Gettelman who has been reporting well-researched articles about the Horn of Africa from Nairobi had gone deep into the volatile Ogaden region with fighters from the Ogaden National Liberation Front, a group fighting for the independence of the Ogaden region from Ethiopia. He was caught by government soldiers patrolling the area on Friday afternoon. According to security sources, Gettelman's plans to cross the border might have been obtained by the government before hand from phone taps of his exchange with a stringer in Addis Ababa.

Gettelman had changed the dynamics of reports from Horn of Africa with his thorough investigation and uncompromising reporting. His reports about the Somalia war has been lauded here in Ethiopia by independent observers, but his report about EU probe on war crimes allegedly committed by Ethiopian troops had angered the government.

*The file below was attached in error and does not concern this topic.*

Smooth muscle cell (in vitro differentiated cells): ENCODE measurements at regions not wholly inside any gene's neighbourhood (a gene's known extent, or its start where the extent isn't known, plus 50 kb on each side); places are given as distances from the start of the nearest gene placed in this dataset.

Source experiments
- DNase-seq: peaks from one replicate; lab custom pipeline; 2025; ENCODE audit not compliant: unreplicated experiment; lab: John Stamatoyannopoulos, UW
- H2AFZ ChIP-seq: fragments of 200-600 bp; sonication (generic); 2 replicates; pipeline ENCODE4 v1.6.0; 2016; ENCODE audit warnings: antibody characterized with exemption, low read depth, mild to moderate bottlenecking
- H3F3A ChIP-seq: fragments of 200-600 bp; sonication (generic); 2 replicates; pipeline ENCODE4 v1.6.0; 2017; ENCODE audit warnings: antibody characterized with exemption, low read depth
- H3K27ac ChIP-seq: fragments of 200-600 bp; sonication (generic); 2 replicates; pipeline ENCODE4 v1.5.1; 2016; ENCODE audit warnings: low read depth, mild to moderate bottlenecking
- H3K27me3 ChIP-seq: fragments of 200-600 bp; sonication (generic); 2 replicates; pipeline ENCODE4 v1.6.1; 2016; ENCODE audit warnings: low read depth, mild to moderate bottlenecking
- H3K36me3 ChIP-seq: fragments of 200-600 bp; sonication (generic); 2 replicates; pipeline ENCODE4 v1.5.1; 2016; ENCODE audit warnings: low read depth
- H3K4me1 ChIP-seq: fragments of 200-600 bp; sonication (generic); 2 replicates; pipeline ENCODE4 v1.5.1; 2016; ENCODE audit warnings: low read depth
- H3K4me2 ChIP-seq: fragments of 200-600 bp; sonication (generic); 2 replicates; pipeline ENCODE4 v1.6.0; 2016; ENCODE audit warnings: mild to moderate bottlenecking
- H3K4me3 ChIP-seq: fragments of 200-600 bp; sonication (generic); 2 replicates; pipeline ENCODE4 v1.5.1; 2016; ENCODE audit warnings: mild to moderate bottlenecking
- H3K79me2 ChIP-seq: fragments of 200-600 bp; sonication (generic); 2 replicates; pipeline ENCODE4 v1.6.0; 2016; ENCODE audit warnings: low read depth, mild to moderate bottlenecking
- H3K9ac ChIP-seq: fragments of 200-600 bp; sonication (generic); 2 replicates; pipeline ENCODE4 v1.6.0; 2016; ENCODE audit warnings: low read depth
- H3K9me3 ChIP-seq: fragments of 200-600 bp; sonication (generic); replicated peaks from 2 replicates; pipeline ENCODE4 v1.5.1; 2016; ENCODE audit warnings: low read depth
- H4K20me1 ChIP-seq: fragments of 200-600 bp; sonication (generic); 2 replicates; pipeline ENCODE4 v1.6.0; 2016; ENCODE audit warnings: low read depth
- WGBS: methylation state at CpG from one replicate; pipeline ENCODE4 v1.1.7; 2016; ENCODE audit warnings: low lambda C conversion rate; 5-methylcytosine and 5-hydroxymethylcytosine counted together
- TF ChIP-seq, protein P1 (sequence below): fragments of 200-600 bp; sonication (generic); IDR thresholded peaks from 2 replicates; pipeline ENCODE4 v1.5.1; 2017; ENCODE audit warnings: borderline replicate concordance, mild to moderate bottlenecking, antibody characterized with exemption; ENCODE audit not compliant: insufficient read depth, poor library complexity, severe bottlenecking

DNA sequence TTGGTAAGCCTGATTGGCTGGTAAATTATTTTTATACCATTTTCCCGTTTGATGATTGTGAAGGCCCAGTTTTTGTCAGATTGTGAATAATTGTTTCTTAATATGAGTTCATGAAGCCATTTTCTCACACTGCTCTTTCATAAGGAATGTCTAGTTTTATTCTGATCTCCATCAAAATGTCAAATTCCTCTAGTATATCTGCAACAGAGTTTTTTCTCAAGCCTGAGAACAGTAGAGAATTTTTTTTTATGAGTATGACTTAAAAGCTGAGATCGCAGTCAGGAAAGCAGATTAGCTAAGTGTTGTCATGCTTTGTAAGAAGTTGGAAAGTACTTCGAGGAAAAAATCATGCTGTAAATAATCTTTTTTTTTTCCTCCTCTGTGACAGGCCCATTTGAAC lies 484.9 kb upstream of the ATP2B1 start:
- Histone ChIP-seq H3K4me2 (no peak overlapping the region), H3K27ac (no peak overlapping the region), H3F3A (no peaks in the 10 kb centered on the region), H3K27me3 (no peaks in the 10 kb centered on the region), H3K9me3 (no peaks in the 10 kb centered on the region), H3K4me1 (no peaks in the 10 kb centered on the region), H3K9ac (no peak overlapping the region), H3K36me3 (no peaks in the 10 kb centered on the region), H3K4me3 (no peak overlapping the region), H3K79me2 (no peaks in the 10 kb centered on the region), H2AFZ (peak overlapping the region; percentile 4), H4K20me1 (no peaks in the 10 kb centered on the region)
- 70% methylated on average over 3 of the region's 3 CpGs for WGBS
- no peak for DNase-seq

See Gettelman's Africa reports here.

Thursday, May 17, 2007

Counterfeit Solomon Tekalign

(By Ethio-Zagol)
There was something phony about Solomon Tekalign. His over-the-edge patriotism(bordering bigotry), vitriolic rhetoric, implausible sense of self-importance and tendency to exaggerate his political persecution all suggest a Lidetu in artist's clothing. Now that he has chosen to enjoy Al Amoudi's consummate hospitality at the grand Sheraton in Addis, his veil is taken down big time.

Monday, May 14, 2007

American ambassador pushes for guilty confession

(By Ethio-Zagol and Meqdela)
Donald Yamamoto, America’s mild-mannered Ambassador in Addis Ababa has thrown his weight behind the mediation efforts of Professor Ephraim Issac. The renowned Ethiopian linguist has started the mediation between the government and Kinijit leaders who have been in prison for a year and half now, but has been stung with accusations that he has so far failed to be even-handed mediator in trying to push the prisoners to accept whatever the government proposes. In the last proposal, the government asked CUD leaders to fill a form which makes all of them individually responsible for trying to overthrow the government. The prisoners have declined to sign the form.